Netherlands Research School for Astronomy | 2018 Aug 06
For almost ten years, astronomers have been studying a mysterious diffuse radiation coming from the centre of our Galaxy. Originally, it was thought that this radiation could originate from the elusive dark matter particles that many researchers are hoping to find. However, physicists from the University of Amsterdam/GRAPPA and the Laboratoire d’Annecy-le-Vieux de Physique Théorique have now found further evidence that rapidly spinning neutron stars are a much more likely source for this radiation. Their findings are published today in Nature Astronomy.
- Observed gamma ray emission from the Galactic disk, with the bulge region indicated. The insets show the expected profiles of excess radiation coming from dark matter and stars respectively. The researchers were able to show that the stars profile matches the measurements much better than the dark matter profile. (Credit: Fermi-LAT/Bartels et al)
Observations of the gamma-ray radiation from the Galactic centre region with the Fermi Large Area Telescope have revealed a mysterious diffuse and extended emission. Discovered almost 10 years ago, this emission generated a lot of excitement in the particle physics community, since it had all the characteristics of a long-sought-after signal from the self-annihilation of dark matter particles in the inner Galaxy.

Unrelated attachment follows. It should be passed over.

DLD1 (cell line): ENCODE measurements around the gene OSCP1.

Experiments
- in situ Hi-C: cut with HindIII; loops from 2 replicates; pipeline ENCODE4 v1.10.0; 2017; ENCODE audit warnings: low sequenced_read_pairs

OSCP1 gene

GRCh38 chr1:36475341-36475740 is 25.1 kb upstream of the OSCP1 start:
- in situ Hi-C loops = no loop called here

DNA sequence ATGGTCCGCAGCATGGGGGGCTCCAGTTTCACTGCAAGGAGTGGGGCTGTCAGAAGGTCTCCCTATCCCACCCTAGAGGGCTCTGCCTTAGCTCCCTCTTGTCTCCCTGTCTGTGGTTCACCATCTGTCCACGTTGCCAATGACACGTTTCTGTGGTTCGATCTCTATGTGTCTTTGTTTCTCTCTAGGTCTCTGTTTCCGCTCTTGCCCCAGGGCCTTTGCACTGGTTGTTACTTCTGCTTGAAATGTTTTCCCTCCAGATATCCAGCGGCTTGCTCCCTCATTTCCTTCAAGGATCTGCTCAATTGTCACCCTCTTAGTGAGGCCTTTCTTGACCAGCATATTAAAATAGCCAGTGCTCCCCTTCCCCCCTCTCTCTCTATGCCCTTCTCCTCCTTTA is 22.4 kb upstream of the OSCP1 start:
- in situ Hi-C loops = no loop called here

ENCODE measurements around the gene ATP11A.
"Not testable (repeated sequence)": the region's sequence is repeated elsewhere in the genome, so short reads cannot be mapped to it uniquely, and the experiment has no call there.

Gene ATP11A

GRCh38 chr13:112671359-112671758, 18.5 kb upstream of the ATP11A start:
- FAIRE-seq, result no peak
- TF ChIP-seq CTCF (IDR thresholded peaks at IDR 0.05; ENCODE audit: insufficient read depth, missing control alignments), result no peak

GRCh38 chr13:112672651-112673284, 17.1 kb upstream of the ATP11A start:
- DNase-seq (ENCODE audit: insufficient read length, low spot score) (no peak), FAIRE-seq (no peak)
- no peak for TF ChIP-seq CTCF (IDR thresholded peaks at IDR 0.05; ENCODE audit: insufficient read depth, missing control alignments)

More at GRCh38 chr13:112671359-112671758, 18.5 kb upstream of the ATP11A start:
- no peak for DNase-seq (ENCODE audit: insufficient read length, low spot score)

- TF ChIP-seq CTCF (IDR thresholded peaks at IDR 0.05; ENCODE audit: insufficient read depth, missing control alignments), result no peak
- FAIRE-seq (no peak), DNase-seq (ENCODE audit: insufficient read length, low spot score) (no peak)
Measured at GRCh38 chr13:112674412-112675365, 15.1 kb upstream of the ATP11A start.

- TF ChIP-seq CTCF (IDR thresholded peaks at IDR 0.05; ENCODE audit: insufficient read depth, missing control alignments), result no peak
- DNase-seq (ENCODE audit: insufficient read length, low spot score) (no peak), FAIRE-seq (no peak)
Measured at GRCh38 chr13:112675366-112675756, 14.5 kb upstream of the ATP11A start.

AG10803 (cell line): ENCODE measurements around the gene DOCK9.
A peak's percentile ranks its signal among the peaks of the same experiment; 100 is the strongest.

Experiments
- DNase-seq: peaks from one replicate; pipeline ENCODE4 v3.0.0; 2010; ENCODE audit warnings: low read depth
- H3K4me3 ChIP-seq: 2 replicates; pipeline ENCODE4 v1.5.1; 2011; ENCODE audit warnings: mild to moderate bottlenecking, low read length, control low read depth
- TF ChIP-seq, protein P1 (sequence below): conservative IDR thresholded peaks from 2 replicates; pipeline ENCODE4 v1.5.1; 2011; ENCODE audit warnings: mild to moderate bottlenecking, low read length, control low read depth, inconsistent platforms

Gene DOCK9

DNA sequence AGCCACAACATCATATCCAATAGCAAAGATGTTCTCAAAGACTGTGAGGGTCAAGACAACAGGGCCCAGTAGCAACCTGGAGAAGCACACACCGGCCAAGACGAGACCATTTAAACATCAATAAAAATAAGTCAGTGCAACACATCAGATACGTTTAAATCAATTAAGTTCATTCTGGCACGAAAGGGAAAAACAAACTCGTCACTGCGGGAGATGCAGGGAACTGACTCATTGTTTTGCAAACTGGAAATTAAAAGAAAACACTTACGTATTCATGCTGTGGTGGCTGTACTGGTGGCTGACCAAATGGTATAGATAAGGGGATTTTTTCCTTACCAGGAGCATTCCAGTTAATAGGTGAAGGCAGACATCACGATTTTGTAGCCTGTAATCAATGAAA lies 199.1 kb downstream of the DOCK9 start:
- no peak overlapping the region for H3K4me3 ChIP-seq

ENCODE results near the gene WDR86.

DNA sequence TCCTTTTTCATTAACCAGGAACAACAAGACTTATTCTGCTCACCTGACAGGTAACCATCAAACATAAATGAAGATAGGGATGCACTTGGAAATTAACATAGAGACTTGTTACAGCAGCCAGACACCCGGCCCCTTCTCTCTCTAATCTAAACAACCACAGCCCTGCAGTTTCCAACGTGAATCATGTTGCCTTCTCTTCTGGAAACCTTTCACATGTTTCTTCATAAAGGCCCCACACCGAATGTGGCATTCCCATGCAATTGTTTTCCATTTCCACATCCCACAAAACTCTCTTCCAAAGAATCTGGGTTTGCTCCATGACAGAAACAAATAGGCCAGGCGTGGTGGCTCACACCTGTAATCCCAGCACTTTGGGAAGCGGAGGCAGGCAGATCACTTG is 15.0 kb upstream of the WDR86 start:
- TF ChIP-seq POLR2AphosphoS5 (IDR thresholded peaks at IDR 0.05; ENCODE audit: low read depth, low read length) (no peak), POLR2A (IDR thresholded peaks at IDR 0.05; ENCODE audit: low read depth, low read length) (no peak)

Finding such a signal would confirm that dark matter, a substance that so far has only been observed through its gravitational effects on other objects, is made out of new fundamental particles. Moreover, it would help to determine the mass and other properties of these elusive dark matter particles. However, recent studies show that arguably the best astrophysical interpretation of the excess emission is a new population in the Galactic bulge of thousands of rapidly spinning neutron stars called millisecond pulsars, which have escaped observations at other frequencies up to now. ...
The Fermi-LAT GeV Excess Traces Stellar Mass in the Galactic Bulge - Richard Bartels et al